I wouldn’t do it on a resale - too much risk and too many buyers who will pass. It is not that there aren’t some OCD’s in locations you can live with, or many with successful surgeries, it is that buyers don’t want to assume the risk or want a substantial price reduction. And a certain percentage walk at the first sign of OCD, without vetting or investigating further. And if you buy the horse and do the surgery pre-resale, than you are assuming the cost and the risk of a successful surgery. I looked at a gorgeous young mare showing in the baby greens who was sound but had OCD surgeries as a yearling on both stifles and a hock, but one of the stifles was left with pretty significant effusion in the joint post-surgery. We passed on the advice of the PPE vet and our vet, and the mare is still for sale after many, many months. So, if I were you, I would not take the risk on a resale.
Bent Hickory, that’s a great link. And you are absolutely right, the TB industry does not care that much about OCDs if they have been taken care of uneventfully prior to a sale. If they exist on the horse’s films at the time of sale, they will definitely result in a lower price tag and someone could get a great deal.
There is a difference, though, which is that TB breeders and their vets are experienced dealing with OCDs and tend to screen all of their young stock at a set age so lesions are caught and treated at an optimal time (which improves prognosis). Also, the vets are very experienced with these lesions (because they do so many screening X-rays) and know which ones will go away, which ones need to be operated on. The surgeons do a LOT of OCD surgeries, so they tend to have better results and fewer complications.
In the WB world, fewer breeders do screening X-rays and more OCDs are caught either when a problem develops, or when a horse is for sale at a larger price at age 3-5. That can be a very different situation than an asymptomatic lesion being picked up on at 18 mos.- 2 years.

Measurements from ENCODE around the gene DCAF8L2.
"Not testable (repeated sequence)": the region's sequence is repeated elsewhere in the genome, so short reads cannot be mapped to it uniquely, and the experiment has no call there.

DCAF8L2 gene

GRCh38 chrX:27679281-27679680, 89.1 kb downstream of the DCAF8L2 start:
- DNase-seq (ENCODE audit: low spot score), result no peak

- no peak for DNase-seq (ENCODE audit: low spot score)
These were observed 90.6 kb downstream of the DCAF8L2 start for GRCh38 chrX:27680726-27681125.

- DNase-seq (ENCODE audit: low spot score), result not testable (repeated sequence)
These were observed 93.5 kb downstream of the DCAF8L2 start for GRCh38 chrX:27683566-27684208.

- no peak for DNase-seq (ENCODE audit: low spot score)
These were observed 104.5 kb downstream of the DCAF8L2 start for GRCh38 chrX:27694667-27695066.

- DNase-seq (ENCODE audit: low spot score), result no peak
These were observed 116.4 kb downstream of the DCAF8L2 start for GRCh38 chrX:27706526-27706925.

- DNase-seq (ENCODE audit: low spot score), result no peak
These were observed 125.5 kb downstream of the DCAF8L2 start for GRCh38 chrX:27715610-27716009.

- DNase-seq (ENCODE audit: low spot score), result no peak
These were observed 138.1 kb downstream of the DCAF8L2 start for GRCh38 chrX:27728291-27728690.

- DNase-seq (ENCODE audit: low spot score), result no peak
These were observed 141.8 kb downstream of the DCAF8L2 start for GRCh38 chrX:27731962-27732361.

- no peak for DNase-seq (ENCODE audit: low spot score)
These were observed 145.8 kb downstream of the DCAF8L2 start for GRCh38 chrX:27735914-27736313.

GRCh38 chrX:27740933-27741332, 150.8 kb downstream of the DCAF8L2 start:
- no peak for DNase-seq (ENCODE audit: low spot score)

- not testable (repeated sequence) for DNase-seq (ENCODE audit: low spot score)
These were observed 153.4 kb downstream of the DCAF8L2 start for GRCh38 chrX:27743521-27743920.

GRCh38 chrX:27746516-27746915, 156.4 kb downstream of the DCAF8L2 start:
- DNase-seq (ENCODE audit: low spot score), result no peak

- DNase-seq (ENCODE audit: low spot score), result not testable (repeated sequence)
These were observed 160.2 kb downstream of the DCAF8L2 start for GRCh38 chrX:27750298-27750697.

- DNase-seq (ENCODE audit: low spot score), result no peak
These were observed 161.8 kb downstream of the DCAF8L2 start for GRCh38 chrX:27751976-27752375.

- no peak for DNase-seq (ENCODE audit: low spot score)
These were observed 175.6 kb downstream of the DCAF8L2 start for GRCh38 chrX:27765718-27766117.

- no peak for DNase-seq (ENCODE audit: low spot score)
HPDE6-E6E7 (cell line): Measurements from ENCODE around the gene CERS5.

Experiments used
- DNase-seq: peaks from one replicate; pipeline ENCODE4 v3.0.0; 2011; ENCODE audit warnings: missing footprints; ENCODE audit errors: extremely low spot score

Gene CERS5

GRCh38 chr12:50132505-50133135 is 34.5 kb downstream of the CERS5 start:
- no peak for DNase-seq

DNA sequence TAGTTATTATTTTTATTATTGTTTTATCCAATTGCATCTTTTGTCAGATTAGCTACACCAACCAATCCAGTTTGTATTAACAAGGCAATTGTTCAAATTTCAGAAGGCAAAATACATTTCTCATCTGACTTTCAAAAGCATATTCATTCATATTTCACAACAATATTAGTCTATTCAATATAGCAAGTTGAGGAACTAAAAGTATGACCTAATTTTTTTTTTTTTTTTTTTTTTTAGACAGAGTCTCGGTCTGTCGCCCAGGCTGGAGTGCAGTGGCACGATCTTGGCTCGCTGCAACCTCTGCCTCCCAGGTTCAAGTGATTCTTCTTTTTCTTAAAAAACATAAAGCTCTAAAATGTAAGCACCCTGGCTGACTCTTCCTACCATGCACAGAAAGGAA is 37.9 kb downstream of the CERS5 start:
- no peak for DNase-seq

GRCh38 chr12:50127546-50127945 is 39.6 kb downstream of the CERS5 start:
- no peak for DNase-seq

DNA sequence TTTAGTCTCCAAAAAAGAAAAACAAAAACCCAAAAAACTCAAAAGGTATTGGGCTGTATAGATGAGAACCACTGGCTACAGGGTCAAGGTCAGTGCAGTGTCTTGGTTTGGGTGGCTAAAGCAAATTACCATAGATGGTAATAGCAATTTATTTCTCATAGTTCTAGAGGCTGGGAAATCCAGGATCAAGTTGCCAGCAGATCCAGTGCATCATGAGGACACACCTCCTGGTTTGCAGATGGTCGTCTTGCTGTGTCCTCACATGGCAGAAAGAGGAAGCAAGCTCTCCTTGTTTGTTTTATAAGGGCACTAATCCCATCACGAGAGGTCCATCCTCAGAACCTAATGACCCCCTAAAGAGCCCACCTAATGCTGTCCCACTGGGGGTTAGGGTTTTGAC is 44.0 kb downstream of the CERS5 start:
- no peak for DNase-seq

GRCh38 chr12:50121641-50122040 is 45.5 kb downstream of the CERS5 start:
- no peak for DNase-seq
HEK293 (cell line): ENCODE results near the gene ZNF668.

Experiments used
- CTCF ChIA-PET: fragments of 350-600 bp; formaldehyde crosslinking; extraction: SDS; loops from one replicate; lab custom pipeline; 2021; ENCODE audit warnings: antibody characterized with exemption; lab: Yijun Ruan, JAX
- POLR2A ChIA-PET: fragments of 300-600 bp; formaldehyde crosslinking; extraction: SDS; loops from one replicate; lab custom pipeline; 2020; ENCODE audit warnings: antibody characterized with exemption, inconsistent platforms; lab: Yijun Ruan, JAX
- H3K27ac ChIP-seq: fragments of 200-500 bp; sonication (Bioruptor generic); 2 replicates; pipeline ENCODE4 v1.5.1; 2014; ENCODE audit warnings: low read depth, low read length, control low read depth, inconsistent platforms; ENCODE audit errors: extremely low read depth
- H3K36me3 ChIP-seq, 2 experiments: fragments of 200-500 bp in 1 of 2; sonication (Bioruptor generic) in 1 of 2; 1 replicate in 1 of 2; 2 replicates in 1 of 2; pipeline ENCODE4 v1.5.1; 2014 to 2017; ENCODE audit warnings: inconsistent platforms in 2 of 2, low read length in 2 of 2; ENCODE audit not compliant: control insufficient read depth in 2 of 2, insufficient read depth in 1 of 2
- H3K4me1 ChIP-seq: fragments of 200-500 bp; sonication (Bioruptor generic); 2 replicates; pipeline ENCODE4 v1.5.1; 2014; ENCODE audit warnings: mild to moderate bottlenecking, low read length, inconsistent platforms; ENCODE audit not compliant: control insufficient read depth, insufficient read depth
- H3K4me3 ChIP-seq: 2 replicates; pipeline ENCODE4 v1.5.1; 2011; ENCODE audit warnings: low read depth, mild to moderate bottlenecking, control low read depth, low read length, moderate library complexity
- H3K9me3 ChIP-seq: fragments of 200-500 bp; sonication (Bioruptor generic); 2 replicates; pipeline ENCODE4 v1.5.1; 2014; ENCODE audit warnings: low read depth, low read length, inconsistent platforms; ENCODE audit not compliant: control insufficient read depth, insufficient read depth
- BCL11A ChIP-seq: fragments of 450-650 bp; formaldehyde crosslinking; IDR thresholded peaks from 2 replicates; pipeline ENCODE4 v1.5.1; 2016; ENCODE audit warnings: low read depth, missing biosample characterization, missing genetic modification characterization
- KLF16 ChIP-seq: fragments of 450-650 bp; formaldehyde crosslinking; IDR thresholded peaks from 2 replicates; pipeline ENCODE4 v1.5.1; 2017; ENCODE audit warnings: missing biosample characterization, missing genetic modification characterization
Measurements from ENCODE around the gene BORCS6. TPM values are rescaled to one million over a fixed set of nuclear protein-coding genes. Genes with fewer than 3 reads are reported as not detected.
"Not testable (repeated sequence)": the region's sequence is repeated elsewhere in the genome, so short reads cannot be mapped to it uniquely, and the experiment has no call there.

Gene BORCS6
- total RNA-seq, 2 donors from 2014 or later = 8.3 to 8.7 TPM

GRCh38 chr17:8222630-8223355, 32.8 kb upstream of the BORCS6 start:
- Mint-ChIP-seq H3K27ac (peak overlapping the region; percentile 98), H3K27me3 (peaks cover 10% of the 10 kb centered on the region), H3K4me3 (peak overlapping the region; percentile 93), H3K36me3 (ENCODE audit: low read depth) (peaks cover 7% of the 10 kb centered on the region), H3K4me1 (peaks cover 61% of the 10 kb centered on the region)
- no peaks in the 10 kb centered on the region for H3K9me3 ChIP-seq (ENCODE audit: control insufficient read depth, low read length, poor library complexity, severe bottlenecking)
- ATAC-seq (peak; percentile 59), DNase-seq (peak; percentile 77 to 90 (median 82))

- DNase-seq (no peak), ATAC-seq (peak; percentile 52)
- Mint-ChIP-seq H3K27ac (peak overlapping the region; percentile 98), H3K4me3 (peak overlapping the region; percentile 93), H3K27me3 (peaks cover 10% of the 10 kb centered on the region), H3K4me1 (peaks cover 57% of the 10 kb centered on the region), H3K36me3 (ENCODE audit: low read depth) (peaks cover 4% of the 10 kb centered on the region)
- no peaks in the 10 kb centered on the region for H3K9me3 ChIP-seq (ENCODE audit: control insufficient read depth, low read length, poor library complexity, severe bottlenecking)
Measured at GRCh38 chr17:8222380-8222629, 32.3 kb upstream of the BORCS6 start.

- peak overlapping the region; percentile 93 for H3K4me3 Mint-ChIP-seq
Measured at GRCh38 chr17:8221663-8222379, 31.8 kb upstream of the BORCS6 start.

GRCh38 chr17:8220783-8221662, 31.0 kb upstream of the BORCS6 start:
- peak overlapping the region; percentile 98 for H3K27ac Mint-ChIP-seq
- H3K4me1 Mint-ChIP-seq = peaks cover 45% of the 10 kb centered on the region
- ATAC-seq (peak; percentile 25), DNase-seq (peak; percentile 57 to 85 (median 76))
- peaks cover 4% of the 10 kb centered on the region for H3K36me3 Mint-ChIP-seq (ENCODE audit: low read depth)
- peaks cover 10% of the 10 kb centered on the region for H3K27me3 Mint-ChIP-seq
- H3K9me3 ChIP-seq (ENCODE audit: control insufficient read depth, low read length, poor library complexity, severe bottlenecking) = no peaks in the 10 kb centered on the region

AmmyHunter, OCD prognosis is different based on the location of the lesions. A history of a large stifle OCD might not be comparable to bilateral, asymptomatic hock OCDs. This is why you need a vet’s advice.
Though, as I stated before, I agree with the advice to pass.
AmmyHunter, OCD prognosis is different based on the location of the lesions. A history of a large stifle OCD might not be comparable to bilateral, asymptomatic hock OCDs. This is why you need a vet’s advice. [/QUOTE]
Totally agree with you and am well aware of that, but you are still going to have a lot of buyers who either don’t know that or don’t care, and will walk without giving any thought to where the lesions are located or what type they are. I vetted two horses with OCD findings, and we had multiple vets look and even reviewed the surgery records on the one and spoke with the surgeon. But unfortunately both of those horses ultimately had stifle findings we weren’t willing to roll the dice on, based on the vets’ advice, not just asymptomatic lesions in hocks
Take it from me- do not purchase this as an investment horse. I had one with extremely minor OCD in the stifles and did the surgery thinking that without the lesions resale would not be a problem. I was wrong. Even though everything was clean and she was 100% sound as soon as people heard she had surgery they ran. Ended up having to practically give her away in comparison to what she was worth. Best of luck!
First question to ask would be, how special is this horse? People will put up with a lot for a winner. Run of the mill makes it trickier.
Also, it’s interesting to see how the American breeder is expected to throw this horse away but if the same horse was available in Europe, chips would be removed, horse would be off to start his career, and might very well later end up with an American buyer.
Food for thought!
How special can an unstarted 2 year old be? IMO US breeders are not “expected to throw the horse away”. That’s their choice, nobody is forcing them. Fact many good US breeders do remove the chips here in the USA. You just don’t get the casual, backyard breeders unwilling to honestly evaluate prior to offering for sale so often in Europe.
Wow. Thank you all for the candid advice and input. You have confirmed what has been my gut all along. I’ll be passing on this one.:no:
It really depends on if you want to invest or what the prognosis is.
I do not believe it to be genetic-rather very poor nutrition and care for mare and baby.**don’t know what kind of a difference that makes in outcome. I’m a little worried about the other potential issues that could crop up from poor care over the first developmental years.
Are you assuming or is this known? Sad if they were mistreated.
Some young horses have sketchy x-rays and are fine as adults. This is more common than you think.